By Ana S. Olano

Return of the Mask

Meanwhile, Johnson-DeBaufre kept up the search on his own. A few weeks ago, he reached out to us to deliver breaking news: He had the mask—well, sort of.
By Ana S. Olano

Back in April 2014, Fifteen Minutes covered a mystery of philosophical proportions: Blaise Pascal’s missing death mask. Philosophy professor Sean D. Kelly had planned to feature the artifact, cast at the time of the 17th-century philosopher and mathematician’s death, in his class. After a visit to the archives to retrieve the mask proved unfruitful, Kelly conferred with Eric Johnson-DeBaufre, the department librarian. Both were dismayed to realize that Pascal’s mask—donated to the department by the late philosopher and Harvard professor William James—was missing.

After a few more futile search efforts, Kelly decided to open up the wild goose chase to his students, offering an automatic “A” to anyone who was able to find the mask. Meanwhile, Johnson-DeBaufre kept up the search on his own. A few weeks ago, he reached out to us to deliver breaking news: He had the mask—well, sort of.

“I started thinking shortly after the first Crimson article appeared on the death mask, ‘I wonder if we could get a copy made from the original,’” he tells us. “It’s not the same as having the one William James gave us, but it’d be close.” Johnson-DeBaufre reached out to the Parisian organization that owns the original mask. They weren’t willing to make a copy, he was informed, but they had an extra one that they were happy to send him. “I like to think of this as the sibling of the death mask that William James gave us,” he says. “Made from the same original, just not James’s.”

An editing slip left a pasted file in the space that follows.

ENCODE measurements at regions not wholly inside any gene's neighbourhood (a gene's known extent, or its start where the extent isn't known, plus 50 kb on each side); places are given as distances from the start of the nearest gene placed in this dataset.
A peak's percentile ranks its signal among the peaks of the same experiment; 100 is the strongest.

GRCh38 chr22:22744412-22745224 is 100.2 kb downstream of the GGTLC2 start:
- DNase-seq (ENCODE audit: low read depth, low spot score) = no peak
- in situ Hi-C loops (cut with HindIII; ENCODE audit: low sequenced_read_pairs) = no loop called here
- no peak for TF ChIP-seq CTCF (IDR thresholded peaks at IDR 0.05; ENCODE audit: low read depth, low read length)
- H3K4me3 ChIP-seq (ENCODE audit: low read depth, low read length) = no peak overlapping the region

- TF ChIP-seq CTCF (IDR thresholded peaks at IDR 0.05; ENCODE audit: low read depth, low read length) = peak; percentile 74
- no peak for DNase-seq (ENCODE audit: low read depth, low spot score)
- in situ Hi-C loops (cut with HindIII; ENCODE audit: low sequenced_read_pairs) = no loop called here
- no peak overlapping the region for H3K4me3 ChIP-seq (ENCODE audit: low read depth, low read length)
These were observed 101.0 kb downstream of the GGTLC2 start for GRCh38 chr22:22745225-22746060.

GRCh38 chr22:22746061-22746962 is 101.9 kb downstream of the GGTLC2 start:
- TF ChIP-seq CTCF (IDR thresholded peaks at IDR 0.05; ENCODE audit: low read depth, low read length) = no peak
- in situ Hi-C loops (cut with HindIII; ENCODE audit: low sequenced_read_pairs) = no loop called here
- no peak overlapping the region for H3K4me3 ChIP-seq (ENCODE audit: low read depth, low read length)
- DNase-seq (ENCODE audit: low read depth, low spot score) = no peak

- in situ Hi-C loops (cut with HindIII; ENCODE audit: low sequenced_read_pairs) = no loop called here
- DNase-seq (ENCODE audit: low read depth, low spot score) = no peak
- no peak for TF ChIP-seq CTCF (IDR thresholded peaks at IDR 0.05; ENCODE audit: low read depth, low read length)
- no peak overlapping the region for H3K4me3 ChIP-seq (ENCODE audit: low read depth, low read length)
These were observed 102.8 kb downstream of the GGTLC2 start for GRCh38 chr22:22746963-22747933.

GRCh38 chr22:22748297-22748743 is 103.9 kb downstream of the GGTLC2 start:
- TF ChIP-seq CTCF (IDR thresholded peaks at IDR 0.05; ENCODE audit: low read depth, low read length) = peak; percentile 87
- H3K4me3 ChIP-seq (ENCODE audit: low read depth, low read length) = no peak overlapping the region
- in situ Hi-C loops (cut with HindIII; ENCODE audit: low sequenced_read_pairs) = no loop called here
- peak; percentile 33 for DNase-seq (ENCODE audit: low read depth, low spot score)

For all the students who have been holding out for that easy A, the dream is not yet dead. Johnson-DeBaufre believes that although this sister mask serves its purpose, Kelly’s offer should still stand if any student can locate the department’s missing treasure. The mask may crop up yet—after all, the two other items Johnson-DeBaufre had listed as missing were both discovered gathering dust atop a department administrator’s shelf. Oddly enough, one of these items was a silver cup also belonging to William James, given to him by his students after his last lecture at Harvard.

Beyond being used in Professor Kelly’s new course, the mask may soon find a new home in a small exhibit that Johnson-DeBaufre plans to set up on the second floor of Emerson. “The plan eventually,” he says, “is to install three cases along this wall that will tell the story of the department’s history.” He has received approval from the administration and is now looking for funding to acquire the cabinets.

In these displays, Pascal’s death mask would be accompanied by artifacts such as William James’ silver cup, brass scientific instruments from the era when psychological experiments were under the domain of philosophy, and letters from the Philosophy department petitioning to give a female professor at Wellesley College a Ph.D at a time before women were eligible to receive degrees.

The mask’s immediate future, though, is in Kelly’s course. Johnson-DeBaufre described the purpose of the mask as a memento moria somber reminder of our own mortality. “Contemporary philosophers are making a return to some of the big questions, like death, as a kind of imaginative retrospective standpoint.” he says. “[It] might reveal aspects of what it means to live a good life that might otherwise be concealed for us.”

In a follow-up email, Johnson-DeBaufre shared a quote from Michel de Montaigne that encapsulates this idea: "Let us rid [death] of its strangeness, come to know it, get used to it. Let us have nothing on our minds as often as death. At every moment let us picture it in our imagination in all its aspects… He who has learned how to die has unlearned how to be a slave."

Whether haunting Harvard’s archives or its classrooms, Pascal’s mask—in all its versions—seems ready to teach us these lessons.

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